A Yemeni woman’s success in the mountains of Shabbam [Archives:2007/1044/Reportage]

April 23 2007
The first course.
The first course.
A natural view outside the restaurant.
A natural view outside the restaurant.
Alice Firebrace
For Yemen Times

The Hameeda restaurant in Shabam, in the shadow of the cliffs of Kawkoban is a three story house, overlooking views of the mountains. It serves a wide range of traditional Yemeni food in clean and comfortable conditions. What makes it so unusual it that it was set up by a woman from scratch. Now, after years of growth and prosperity, it is still run by her, though she now has had two children who help, her daughter taking on many of the responsibilities now and so ensuring that the women's legacy that has built this place into what it is survives. The restaurant has been going strong now for some 45 years, and has blossomed from its rudimentary beginnings at the time of the Revolution to delighting Yemeni and international visitors alike.

It was started by Hameeda Hassan, an orphan who, as a means to support herself during her teenage days, worked as a labourer carrying mud for the construction of houses. In 1962 during the civil war between Republicans and Royalists, many soldiers from the Republican army were billeted in the village. Life was tough and the front line was not so far away, the fighting was close and bullets hailed down daily. With no family to object, or provide for her she was both forced and empowered to work. She decided to set up a business supplementing the rudimentary rations of the soldiers. Working alone at the age of 18, she made local bread, from flour that she ground by hand on a stone mill and baked in a manure -fired mud oven. She also brewed local coffee from the husks of coffee beans and had to make do without meat which was too expensive. Water had to be carried in a 'tanak.' on her head from the cistern on the other side of the village. Understandably water was conserved and used as frugally as possible.

As the business grew, she moved into a 1 roomed restaurant where the soldiers would typically stay for 15 minutes to eat their maloug (bread) and asid (porridge) and then leave. 35 years ago she moved into her current property, a 3 storey building, with five rooms on each floor. There are private areas suitable for families and communal rooms also. The restaurant has views over the Kawkoban mountain range. She no longer has to work alone and has Arowa and Bashir, her children, who help keep things ticking over and assist with all the bustle of restaurant life. Tourists have been coming there for 20 years now, attracted by the quality local food (especially the sousy and bint al sahn, a kind of flat bread with honey drizzled over the top) and the traditional setting.

Now life is definitely much easier than in the early days. Water is pumped straight to the restaurant and they no longer need to hand-grind the flour for the bread. When I went to visit, we entered under an arch separating shops in front of the restaurant where a man cooked something delicious-smelling over a barbeque. We found ourselves facing a tall traditional Yemeni building. Outside you could see tens of little goats grazing around their pen, happily not realising that belonging to a popular restaurant such as this would not bode that well for them. We were ushered up to the top floor, where our party took up the whole of one end of the long rooms. We were just down from a group of Italians on cushions lining the perimeter of the room, happily munching goat from the low tables in the centre. Within minutes large dishes of bread and stew came into the room followed by goat, and numerous other things, the dishes filling the table so completely that you no longer could see the wood. Once everyone had eaten until they were verging on popping, sweet bread, saturated in honey was brought in. This was an immediate favourite among the younger, more sweet toothed members of our group who just managed to make space in their crammed stomachs to fit it in. People were now feeling full and content with the world, and just a little sleepy, and at this point the Yemenis among us decided that this was the perfect opportunity to chew a bit of a qat and we all settled down until, too soon, we realised that we had to leave and begrudgingly left the comfortable seats for the bumpy road again.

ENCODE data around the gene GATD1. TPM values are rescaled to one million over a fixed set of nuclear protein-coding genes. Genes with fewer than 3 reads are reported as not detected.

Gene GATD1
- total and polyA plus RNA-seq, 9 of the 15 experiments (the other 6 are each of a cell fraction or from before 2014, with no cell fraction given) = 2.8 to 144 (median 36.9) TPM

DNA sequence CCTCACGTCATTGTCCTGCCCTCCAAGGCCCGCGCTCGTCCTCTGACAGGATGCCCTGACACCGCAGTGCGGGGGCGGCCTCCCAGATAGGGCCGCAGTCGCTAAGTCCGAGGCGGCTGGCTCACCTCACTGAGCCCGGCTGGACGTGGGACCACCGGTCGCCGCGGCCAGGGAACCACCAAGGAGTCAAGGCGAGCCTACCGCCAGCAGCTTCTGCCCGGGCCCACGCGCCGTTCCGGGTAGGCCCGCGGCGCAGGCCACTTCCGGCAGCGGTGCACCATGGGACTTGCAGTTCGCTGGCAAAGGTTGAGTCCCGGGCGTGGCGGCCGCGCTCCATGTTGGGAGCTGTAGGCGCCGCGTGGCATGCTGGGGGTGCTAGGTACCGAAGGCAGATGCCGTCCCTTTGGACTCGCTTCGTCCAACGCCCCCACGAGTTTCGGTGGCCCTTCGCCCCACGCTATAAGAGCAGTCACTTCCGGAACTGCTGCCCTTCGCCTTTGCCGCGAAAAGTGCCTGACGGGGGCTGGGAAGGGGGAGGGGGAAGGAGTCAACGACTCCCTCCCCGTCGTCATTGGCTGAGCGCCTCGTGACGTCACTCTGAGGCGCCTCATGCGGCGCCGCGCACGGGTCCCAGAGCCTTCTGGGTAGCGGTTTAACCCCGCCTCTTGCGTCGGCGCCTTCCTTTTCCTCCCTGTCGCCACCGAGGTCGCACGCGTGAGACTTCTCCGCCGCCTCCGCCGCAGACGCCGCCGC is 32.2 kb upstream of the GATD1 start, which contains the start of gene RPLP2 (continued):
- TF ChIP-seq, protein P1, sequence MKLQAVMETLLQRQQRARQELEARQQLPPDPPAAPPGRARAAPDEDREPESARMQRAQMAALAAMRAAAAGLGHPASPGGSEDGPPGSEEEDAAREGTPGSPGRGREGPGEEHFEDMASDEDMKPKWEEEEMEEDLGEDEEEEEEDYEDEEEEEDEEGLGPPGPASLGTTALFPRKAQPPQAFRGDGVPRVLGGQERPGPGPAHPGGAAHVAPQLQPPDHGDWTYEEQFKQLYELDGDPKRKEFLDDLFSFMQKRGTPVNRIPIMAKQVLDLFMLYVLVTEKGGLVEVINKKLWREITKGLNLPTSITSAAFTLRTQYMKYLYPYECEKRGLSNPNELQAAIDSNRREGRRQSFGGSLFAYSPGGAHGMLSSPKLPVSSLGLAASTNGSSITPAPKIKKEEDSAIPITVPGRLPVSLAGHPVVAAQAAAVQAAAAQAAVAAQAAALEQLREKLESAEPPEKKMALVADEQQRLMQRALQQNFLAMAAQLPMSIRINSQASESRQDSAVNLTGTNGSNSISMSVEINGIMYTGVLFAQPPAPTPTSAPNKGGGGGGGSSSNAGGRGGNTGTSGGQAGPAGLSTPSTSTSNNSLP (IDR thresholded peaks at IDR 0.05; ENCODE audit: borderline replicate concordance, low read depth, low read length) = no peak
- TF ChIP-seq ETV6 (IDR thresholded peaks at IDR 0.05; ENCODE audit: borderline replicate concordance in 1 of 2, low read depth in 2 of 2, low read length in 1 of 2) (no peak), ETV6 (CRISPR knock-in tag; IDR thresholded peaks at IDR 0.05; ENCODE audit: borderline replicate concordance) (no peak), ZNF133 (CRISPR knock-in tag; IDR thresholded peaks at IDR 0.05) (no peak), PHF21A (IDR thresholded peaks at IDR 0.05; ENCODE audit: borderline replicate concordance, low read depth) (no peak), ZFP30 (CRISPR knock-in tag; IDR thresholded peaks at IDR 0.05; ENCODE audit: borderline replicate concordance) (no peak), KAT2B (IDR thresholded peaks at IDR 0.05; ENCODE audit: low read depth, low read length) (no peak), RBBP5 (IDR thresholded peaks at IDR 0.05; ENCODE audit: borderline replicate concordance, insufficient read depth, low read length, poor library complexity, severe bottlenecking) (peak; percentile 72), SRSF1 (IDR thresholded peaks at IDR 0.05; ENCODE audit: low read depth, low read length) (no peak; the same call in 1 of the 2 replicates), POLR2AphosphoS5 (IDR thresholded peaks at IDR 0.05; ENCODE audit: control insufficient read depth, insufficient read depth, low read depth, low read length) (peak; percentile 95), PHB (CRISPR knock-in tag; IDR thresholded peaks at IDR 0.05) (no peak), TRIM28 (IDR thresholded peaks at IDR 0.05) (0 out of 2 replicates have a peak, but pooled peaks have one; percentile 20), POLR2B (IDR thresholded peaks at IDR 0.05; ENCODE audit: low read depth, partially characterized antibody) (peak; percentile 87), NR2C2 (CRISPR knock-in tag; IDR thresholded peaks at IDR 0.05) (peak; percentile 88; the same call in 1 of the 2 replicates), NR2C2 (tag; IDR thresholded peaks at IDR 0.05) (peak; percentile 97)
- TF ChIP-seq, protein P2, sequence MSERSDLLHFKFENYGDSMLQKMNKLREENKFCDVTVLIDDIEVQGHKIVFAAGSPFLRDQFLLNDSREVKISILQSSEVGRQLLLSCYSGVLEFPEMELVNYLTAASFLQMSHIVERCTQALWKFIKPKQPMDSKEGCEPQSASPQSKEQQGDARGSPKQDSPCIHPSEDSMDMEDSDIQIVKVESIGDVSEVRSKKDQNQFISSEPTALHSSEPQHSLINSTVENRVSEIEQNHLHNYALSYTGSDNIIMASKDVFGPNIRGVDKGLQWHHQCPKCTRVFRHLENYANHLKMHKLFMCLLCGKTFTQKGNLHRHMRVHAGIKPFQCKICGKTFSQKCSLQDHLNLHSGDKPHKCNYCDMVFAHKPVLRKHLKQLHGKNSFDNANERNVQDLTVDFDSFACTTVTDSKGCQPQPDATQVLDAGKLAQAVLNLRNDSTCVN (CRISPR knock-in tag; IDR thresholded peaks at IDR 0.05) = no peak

Hameeda does not see her being a woman running a business as a problem, she has done it since she was young after all and indeed sees it as an advantage as she does. Yet, few rural women have made the moves that she has, or reeled in the rewards that have been earned by this enterprising and woman.